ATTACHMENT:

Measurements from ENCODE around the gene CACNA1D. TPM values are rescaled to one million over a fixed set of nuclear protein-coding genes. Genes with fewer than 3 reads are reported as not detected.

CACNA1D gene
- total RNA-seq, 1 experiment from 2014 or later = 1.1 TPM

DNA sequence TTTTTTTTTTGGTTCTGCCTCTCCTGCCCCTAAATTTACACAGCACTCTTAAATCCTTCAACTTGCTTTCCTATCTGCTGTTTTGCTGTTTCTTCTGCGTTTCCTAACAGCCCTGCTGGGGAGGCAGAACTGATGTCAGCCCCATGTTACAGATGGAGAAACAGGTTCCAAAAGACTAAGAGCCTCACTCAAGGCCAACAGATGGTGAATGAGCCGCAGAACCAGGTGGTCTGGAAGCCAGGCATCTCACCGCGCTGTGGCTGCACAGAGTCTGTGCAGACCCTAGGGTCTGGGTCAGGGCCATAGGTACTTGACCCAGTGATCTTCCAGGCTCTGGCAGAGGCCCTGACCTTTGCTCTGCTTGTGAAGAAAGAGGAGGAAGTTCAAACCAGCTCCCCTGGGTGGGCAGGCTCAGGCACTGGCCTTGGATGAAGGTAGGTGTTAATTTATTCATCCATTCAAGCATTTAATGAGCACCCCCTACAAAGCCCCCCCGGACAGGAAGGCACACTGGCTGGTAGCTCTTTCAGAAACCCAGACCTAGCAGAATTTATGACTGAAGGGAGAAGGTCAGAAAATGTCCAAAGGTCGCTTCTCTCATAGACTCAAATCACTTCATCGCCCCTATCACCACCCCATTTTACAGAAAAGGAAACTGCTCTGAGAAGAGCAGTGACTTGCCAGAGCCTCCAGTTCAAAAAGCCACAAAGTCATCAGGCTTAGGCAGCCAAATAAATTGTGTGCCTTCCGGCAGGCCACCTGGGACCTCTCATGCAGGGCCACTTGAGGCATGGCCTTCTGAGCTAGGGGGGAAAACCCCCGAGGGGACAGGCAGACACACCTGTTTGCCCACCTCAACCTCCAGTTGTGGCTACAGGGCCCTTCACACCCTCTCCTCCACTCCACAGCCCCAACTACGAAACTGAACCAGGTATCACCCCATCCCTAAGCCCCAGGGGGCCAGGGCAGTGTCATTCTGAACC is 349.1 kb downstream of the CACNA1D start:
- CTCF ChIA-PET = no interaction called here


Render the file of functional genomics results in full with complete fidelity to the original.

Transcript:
Measurements from ENCODE around the gene CACNA1D. TPM values are rescaled to one million over a fixed set of nuclear protein-coding genes. Genes with fewer than 3 reads are reported as not detected.

CACNA1D gene
- total RNA-seq, 1 experiment from 2014 or later = 1.1 TPM

DNA sequence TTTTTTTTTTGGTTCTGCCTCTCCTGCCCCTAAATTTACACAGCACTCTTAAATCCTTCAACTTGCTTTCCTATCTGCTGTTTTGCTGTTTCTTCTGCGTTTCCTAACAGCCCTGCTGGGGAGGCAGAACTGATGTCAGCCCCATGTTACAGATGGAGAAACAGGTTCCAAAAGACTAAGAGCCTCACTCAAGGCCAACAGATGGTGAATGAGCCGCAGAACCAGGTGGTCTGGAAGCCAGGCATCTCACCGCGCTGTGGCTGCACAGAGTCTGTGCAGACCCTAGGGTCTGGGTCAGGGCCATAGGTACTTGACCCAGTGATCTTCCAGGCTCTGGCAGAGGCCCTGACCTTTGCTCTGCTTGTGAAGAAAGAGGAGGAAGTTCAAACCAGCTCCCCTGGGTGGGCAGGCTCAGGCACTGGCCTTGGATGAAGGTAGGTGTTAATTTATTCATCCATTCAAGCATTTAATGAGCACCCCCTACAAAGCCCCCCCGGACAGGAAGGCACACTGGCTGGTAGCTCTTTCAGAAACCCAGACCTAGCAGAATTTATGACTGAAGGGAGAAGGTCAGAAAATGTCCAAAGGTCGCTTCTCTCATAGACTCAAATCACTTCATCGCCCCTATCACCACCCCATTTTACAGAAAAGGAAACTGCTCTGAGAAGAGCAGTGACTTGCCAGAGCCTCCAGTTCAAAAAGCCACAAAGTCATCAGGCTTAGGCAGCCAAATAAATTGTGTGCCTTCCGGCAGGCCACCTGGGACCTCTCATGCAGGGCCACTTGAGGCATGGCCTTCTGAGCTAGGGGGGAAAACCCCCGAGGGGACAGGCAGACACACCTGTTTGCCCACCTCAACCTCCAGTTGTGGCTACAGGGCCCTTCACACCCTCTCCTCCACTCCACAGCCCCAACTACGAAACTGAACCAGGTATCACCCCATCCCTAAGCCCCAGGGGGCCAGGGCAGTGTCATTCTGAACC is 349.1 kb downstream of the CACNA1D start:
- CTCF ChIA-PET = no interaction called here